Check Alfalfa Fields Now For Winterkill

Badger View

Many farmers across Wisconsin are discovering their alfalfa winterkilled.

Published on: May 3, 2013

Now that alfalfa is finally beginning to green up after the winter that would not end, many farmers across Wisconsin are discovering that their alfalfa winterkilled or is suffering significant winter injury.

Dr. Dan Undersander, University of Wisconsin Extension forage agronomist, says he has been getting reports that damage varies from low spots only in fields to major portions of alfalfa fields.

Short of plowing up all of your alfalfa fields and starting over, what can be done?

Undersander recommends first that you make sure dead spots are actually dead and not just delayed. He says, dig a few plants and check the top 4 inches of the taproot for color and if the root is soft and mushy or hard. Ideally, Undersander says, the taproot should be off white, like the inside of a potato. If alfalfa roots are off white and hard, they are alive and just delayed. Also, check fields that are putting out small shoots. Sometimes dying alfalfa plants will produce shoots 1 to 2 inches tall and then die, he notes. Again, dig a few plants and look for off-white, hard taproots.

Dont delay checking your alfalfa fields for winterkill or winter injury. The sooner you assess the damage, the sooner you can determine what to do. Photo by Mike Rankin
Don't delay checking your alfalfa fields for winterkill or winter injury. The sooner you assess the damage, the sooner you can determine what to do. Photo by Mike Rankin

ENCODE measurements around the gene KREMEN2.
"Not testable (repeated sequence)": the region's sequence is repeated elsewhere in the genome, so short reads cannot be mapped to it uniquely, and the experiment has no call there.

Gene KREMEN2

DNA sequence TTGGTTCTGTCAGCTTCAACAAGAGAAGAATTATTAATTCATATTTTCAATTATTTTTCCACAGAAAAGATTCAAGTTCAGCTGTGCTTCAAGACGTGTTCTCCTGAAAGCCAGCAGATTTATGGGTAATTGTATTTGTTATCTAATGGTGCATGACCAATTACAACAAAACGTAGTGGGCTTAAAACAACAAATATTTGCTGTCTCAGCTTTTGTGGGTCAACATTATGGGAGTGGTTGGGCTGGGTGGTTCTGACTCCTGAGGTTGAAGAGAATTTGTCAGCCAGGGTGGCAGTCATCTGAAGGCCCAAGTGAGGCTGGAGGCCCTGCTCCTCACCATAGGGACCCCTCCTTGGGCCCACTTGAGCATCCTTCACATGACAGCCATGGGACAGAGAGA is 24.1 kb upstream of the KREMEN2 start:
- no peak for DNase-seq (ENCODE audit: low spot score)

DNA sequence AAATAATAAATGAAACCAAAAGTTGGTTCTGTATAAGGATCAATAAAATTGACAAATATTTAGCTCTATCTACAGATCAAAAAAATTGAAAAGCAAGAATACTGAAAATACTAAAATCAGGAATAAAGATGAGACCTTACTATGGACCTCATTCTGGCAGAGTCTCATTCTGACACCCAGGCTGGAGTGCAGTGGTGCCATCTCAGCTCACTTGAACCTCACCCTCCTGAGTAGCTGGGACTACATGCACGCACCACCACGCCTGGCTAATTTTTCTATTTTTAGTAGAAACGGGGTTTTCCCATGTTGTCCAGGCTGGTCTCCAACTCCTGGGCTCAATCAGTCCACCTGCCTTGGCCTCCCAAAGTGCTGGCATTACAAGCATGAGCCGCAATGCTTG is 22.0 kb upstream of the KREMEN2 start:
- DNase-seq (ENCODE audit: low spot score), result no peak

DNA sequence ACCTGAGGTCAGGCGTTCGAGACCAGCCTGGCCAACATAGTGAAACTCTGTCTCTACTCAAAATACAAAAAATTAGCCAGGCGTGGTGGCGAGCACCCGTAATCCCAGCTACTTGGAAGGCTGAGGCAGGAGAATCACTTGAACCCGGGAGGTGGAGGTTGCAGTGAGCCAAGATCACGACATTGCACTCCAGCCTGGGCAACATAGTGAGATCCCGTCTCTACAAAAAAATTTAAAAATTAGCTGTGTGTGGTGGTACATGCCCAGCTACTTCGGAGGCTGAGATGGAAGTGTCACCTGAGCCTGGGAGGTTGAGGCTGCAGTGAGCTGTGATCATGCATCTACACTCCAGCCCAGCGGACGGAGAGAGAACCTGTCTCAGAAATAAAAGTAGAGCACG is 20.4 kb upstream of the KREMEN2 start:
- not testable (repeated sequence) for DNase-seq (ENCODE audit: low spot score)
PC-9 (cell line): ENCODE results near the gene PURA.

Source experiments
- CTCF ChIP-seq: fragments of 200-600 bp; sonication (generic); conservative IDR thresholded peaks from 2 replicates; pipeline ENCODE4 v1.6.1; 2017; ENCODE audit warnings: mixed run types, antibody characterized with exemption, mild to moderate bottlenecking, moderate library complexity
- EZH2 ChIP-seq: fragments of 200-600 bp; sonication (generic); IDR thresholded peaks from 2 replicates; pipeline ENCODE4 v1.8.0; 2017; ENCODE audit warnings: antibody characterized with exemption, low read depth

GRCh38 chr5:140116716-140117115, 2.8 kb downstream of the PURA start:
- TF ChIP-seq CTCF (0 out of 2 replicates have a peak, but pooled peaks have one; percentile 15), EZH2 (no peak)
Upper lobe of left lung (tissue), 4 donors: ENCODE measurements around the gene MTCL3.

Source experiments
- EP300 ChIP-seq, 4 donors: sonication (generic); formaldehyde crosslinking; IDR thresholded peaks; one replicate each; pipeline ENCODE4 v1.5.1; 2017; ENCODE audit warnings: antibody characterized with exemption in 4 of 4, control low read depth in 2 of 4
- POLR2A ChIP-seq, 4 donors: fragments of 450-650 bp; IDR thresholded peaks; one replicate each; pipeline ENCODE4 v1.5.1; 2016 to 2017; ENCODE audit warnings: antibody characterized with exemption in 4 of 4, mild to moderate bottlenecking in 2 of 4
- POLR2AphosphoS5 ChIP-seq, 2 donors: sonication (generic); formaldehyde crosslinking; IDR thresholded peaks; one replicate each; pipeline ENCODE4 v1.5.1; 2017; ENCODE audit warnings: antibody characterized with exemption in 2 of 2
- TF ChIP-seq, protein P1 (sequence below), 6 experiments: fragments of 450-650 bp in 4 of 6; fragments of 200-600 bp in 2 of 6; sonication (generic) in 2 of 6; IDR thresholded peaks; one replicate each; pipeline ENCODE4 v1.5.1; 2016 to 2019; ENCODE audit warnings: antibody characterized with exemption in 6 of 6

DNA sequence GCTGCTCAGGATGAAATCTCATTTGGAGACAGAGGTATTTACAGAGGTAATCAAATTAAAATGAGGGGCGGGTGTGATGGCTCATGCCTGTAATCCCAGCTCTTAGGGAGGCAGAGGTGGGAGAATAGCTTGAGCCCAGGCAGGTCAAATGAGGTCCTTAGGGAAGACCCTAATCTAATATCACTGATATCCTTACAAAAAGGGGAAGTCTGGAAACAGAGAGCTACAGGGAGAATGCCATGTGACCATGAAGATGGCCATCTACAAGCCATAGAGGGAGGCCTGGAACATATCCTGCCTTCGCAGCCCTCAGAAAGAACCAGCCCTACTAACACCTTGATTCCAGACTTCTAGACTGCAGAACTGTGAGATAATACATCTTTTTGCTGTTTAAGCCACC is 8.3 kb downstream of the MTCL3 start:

Next, he says, determine what percentage of the field is affected. If it is just a small percentage of the field, go over the affected areas with a drill as soon as possible and seed 10 pounds of a 50/50 mix of Italian (annual) ryegrass and perennial ryegrass per acre. If a moderate percentage of the field is winterkilled, Undersander recommends interseeding 10 pounds of Italian ryegrass as soon as possible, harvest first cutting and then plant corn for maximum yield.

If a major portion of the field or the entire field is winterkilled, then Undersander suggests seeding an emergency forage crop of oats and peas as soon as possible. He recommends seeding two bushels of oats along with 20 pounds of peas per acre. After harvesting, this can be followed with corn for silage or BMR sorghum-sudangrass for silage or baleage.

Of those options, he says corn will likely produce the most tonnage of any forage, but if you are concerned we will have another hot, dry summer like last year, sorghum-sudan grass is a good choice.

Alfalfa can also be seeded into a different field at 10 to 12 pounds per acre along with 6 pounds of tall fescue and two pounds of Italian ryegrass per acre. Or, alfalfa can be seeded with two bushels of oats and 20 pounds of peas per acre. Ryegrass or oats and peas will maximize production in the seeding year.